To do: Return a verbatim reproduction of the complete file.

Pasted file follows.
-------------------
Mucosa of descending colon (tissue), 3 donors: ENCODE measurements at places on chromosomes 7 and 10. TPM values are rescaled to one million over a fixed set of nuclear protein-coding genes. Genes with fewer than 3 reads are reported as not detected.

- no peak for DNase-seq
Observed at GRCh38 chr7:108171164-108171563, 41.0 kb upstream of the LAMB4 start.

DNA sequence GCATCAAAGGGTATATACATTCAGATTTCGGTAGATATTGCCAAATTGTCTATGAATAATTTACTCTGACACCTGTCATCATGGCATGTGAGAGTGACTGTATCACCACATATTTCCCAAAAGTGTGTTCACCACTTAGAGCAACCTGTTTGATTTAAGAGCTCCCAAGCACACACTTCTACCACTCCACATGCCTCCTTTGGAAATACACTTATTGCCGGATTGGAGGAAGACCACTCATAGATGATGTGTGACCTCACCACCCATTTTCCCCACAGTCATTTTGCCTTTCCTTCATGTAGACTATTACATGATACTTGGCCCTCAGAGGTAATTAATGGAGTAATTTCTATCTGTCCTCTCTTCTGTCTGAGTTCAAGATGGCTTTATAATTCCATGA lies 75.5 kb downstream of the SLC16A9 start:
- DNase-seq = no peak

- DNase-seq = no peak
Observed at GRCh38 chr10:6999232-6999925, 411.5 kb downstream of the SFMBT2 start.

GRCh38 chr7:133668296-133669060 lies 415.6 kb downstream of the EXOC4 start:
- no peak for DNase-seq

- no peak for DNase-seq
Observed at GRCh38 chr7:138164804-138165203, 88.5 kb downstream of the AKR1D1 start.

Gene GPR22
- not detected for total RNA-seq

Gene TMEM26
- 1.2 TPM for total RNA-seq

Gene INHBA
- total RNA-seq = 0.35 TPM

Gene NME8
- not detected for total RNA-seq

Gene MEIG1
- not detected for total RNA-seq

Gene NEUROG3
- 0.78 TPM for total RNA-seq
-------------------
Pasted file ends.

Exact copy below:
Mucosa of descending colon (tissue), 3 donors: ENCODE measurements at places on chromosomes 7 and 10. TPM values are rescaled to one million over a fixed set of nuclear protein-coding genes. Genes with fewer than 3 reads are reported as not detected.

- no peak for DNase-seq
Observed at GRCh38 chr7:108171164-108171563, 41.0 kb upstream of the LAMB4 start.

DNA sequence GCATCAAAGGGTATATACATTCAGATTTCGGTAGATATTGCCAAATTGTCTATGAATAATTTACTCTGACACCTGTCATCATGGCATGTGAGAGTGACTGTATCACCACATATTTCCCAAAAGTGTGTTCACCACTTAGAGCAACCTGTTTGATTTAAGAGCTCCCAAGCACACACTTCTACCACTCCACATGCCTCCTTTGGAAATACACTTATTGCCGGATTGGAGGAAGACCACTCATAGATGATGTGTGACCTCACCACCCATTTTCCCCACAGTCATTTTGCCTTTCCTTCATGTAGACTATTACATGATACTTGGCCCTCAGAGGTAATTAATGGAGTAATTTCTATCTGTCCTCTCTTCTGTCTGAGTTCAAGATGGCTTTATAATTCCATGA lies 75.5 kb downstream of the SLC16A9 start:
- DNase-seq = no peak

- DNase-seq = no peak
Observed at GRCh38 chr10:6999232-6999925, 411.5 kb downstream of the SFMBT2 start.

GRCh38 chr7:133668296-133669060 lies 415.6 kb downstream of the EXOC4 start:
- no peak for DNase-seq

- no peak for DNase-seq
Observed at GRCh38 chr7:138164804-138165203, 88.5 kb downstream of the AKR1D1 start.

Gene GPR22
- not detected for total RNA-seq

Gene TMEM26
- 1.2 TPM for total RNA-seq

Gene INHBA
- total RNA-seq = 0.35 TPM

Gene NME8
- not detected for total RNA-seq

Gene MEIG1
- not detected for total RNA-seq

Gene NEUROG3
- 0.78 TPM for total RNA-seq